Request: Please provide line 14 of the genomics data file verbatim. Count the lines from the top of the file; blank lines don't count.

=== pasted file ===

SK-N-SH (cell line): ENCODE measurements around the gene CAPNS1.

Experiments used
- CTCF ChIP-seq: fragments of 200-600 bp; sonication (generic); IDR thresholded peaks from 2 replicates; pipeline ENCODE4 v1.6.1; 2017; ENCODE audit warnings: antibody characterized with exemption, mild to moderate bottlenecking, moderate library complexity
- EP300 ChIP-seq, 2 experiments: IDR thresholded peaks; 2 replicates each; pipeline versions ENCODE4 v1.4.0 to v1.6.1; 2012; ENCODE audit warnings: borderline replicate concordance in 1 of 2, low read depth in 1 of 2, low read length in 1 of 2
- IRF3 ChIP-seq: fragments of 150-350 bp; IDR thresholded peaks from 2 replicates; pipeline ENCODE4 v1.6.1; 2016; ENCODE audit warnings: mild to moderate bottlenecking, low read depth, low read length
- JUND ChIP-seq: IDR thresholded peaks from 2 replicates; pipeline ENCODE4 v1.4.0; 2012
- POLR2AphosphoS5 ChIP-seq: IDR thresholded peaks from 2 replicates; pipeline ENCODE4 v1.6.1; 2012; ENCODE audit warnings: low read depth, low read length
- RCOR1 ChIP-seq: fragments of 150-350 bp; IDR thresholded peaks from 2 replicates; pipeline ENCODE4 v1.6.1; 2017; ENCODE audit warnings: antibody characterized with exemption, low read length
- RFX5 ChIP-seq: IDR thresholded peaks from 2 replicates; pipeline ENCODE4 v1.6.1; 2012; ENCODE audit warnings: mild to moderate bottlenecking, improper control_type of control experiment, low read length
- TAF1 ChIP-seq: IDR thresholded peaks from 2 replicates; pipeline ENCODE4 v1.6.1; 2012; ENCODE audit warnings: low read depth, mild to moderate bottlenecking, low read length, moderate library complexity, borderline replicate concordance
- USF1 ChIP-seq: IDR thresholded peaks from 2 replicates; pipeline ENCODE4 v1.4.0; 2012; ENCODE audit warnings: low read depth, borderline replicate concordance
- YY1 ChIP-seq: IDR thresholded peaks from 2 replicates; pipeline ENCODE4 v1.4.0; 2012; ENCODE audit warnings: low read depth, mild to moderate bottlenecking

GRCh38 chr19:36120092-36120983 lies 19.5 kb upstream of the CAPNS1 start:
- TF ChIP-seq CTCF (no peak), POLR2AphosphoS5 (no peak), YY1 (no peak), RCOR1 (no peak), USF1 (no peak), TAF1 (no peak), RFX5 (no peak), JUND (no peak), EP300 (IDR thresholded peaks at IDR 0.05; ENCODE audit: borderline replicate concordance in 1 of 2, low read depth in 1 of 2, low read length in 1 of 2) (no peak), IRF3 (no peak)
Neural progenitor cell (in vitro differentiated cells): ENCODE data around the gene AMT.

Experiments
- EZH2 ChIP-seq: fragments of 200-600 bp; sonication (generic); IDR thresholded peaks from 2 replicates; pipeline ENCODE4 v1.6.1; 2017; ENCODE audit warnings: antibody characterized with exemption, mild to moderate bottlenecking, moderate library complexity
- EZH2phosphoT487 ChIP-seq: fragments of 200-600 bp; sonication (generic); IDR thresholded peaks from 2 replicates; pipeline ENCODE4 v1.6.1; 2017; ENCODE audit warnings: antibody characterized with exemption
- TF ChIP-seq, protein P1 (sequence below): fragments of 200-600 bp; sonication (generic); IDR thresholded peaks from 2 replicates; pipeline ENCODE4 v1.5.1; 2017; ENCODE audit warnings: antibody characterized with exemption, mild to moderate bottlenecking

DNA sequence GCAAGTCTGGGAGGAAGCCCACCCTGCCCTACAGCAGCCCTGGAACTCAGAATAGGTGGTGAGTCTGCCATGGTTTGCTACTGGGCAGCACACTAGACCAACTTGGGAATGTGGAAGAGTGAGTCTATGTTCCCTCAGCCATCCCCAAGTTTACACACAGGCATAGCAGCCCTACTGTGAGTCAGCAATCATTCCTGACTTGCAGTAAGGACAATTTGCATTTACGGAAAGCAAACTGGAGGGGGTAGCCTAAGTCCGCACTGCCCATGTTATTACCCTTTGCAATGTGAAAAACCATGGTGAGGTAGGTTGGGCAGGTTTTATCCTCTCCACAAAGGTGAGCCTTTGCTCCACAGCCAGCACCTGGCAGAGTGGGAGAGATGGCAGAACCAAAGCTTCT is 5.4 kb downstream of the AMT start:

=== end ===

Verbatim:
- TF ChIP-seq CTCF (no peak), POLR2AphosphoS5 (no peak), YY1 (no peak), RCOR1 (no peak), USF1 (no peak), TAF1 (no peak), RFX5 (no peak), JUND (no peak), EP300 (IDR thresholded peaks at IDR 0.05; ENCODE audit: borderline replicate concordance in 1 of 2, low read depth in 1 of 2, low read length in 1 of 2) (no peak), IRF3 (no peak)